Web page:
In Berlin Mitte at address Behrenstrasse 21 is the Bayerische Vertretung, whose functions are described as “… die Aussenstelle der Staatskanzlei in der Bundeshauptstadt,” or “branch office of the Bavarian State Chancellery in the German capital.”
Swiss scientist Leonhard Euler spent some 20 years (1743-1766) in Berlin, living in this very building and working at the Académie Royale des Sciences et Belles-Lettres de Prusse (now, Berlin-Brandenburg Academy of Sciences). Euler’s name is very familiar to anyone who’s encountered and studied mathematics and physics. He is well known for his study and work in the fields of physics, astronomy, and engineering. But for his contributions to notation, functional analysis, number theory, and graph theory, Euler is considered one of the greatest mathematicians in history. Euler departed Berlin in 1766, accepting an invitation from Russia’s Catherine the Great to return to St. Petersburg where he remained for the rest of his life.
Why Euler’s contributions are important
1. Notation by Euler put into common practice and usage, from “The Story of Mathematics”:
2. Euler introduced exponentials and logarithms in his analysis, and he defined the exponential function for complex numbers with relation to trigonometric functions. The Euler formula (complex exponential function) for variable or angle φ is:
Setting φ to numerical constant π produces the Euler identity:
Remarkably simple and powerful, the Euler identity combines in a single elegant equation the mathematics of addition, multiplication, exponentiation, and equality, with the universal constants 0, 1, e, i, π. Practical applications of the Euler formula and Euler identity reach into the fields of biology, chemistry, economics, electrical engineering, and physics.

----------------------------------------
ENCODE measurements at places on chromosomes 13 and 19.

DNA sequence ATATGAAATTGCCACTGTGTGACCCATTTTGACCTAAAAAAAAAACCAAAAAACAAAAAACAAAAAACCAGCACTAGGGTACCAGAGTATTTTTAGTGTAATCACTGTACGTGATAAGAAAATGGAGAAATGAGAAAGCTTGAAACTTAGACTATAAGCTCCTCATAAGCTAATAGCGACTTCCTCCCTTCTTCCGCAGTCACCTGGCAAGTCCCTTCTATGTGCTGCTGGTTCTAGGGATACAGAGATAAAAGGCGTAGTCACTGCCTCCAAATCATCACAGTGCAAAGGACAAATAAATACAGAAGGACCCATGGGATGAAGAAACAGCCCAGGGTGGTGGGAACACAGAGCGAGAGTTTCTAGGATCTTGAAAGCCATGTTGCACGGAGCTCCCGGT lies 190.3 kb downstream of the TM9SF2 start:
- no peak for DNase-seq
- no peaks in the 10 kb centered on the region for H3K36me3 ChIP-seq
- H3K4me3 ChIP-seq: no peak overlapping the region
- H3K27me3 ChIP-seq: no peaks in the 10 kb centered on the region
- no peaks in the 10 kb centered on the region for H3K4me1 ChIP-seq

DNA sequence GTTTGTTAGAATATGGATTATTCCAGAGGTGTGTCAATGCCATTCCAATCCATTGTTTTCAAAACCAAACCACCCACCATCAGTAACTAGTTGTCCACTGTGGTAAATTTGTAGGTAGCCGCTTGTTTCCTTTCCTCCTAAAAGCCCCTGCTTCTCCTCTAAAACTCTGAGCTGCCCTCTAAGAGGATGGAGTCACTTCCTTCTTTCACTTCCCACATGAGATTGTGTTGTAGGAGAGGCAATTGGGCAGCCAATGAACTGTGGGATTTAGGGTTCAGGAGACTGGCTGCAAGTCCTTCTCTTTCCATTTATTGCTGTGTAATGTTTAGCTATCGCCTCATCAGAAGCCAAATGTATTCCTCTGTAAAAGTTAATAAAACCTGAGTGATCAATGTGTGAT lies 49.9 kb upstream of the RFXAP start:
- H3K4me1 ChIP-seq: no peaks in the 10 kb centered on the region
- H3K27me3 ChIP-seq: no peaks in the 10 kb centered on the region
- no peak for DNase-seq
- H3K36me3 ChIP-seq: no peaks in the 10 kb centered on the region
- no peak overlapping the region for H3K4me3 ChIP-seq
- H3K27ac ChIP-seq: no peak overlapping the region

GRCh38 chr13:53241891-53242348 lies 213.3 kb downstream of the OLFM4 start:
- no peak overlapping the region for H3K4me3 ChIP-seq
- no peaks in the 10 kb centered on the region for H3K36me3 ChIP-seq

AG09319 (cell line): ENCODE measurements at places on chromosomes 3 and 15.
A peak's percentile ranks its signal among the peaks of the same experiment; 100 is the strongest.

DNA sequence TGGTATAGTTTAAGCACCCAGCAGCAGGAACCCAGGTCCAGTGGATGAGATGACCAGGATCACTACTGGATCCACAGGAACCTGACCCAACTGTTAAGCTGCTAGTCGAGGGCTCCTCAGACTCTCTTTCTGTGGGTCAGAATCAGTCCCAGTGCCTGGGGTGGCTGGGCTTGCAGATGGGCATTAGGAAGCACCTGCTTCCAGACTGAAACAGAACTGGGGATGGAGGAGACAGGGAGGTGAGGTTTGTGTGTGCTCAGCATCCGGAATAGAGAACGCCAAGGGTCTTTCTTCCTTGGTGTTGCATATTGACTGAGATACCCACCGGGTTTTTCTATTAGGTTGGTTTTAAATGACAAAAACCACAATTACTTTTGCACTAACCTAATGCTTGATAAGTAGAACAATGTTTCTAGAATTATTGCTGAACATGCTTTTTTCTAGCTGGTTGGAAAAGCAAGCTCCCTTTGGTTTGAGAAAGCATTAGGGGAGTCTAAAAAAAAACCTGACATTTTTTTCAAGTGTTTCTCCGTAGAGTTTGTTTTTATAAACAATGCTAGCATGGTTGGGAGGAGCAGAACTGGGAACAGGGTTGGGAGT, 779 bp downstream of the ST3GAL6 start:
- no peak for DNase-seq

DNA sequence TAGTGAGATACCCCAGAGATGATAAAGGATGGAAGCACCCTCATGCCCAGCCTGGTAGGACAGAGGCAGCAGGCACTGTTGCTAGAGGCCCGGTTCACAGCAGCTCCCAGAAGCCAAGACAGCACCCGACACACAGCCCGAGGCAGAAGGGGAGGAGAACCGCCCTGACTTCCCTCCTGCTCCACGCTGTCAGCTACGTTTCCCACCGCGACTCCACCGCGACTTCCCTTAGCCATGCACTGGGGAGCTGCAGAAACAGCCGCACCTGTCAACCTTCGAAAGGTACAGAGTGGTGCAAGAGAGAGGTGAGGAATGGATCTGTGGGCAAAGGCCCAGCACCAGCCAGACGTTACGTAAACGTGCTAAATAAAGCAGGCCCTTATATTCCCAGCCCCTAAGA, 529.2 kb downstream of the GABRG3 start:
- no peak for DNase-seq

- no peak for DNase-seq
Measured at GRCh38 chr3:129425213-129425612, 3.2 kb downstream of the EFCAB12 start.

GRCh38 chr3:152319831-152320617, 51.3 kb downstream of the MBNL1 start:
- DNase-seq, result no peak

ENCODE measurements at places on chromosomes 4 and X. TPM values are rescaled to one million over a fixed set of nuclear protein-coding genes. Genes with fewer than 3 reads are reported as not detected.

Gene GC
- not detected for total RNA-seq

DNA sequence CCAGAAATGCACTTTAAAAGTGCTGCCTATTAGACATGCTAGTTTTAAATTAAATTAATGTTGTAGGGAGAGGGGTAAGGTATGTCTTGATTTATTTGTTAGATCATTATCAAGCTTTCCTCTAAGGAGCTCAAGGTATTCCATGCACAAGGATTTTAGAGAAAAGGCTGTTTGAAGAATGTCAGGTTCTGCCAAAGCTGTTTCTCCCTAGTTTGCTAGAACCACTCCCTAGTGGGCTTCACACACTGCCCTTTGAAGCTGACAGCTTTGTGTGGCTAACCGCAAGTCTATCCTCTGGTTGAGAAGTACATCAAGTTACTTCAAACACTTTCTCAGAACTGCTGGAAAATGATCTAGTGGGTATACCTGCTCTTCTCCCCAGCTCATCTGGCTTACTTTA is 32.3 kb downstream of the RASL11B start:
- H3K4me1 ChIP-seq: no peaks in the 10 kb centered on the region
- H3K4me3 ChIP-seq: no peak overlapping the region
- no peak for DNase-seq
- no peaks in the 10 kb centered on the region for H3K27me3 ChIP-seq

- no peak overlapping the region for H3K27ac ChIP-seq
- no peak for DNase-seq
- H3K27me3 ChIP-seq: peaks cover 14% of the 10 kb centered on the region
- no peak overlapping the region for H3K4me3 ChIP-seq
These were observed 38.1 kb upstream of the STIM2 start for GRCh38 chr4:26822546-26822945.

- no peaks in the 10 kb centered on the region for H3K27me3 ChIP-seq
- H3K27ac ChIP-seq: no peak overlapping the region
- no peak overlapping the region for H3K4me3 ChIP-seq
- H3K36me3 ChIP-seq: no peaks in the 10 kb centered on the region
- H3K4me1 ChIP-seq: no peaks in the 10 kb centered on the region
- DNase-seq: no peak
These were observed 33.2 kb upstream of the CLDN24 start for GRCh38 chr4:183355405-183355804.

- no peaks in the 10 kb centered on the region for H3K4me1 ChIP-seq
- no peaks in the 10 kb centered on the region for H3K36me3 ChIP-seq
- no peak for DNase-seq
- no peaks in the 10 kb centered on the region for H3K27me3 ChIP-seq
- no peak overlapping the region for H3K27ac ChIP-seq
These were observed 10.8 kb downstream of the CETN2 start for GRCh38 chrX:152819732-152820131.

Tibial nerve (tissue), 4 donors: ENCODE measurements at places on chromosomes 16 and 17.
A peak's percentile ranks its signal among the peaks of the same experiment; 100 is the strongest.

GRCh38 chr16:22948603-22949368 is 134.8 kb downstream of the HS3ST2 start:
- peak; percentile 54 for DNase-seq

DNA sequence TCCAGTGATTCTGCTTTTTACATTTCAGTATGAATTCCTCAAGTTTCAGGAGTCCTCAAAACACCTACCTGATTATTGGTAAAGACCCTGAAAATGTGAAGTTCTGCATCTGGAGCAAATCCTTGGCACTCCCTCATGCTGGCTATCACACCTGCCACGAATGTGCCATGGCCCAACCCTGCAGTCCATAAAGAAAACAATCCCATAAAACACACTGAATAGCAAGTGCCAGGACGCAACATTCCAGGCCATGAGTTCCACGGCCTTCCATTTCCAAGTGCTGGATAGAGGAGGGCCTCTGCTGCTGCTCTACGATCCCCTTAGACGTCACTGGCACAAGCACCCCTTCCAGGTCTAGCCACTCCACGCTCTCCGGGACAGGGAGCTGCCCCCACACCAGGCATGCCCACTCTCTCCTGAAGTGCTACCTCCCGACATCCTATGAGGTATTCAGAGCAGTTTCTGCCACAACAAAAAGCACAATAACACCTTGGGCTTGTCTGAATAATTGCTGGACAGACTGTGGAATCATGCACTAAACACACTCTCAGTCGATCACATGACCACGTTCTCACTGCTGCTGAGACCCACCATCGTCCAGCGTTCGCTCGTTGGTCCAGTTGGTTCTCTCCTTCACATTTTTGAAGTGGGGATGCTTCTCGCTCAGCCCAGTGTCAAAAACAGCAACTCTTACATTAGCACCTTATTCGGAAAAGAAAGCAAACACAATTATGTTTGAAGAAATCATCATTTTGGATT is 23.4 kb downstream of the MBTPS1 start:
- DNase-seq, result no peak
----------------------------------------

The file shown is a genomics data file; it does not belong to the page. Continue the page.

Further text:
3. The Euler-Lagrange equation is a result of Lagrange’s solution to the tautochrone curve and Euler’s invention of the calculus of variations. Fundamental in the study of classical mechanics and classic field theory, the Euler-Lagrange equation can be used to reformulate Newton’s laws of motions to a set of generalized coordinates, and to determine the dynamics of a classical field. The (one-dimensional) Euler-Lagrange equation is expressed as the following partial-differential equation:
for Lagrangian, L, equal to the difference between kinetic energy and potential energy; spatial-coordinate x; time t; and speed ẋ. Examples and specific solutions to this equation are found here (pdf), here, and here (pdf).
I made the above photographs on 9 December 2015 with a Canon EOS6D mark1. This post appears on Fotoeins Fotografie at fotoeins DOT com as http://wp.me/p1BIdT-7A0.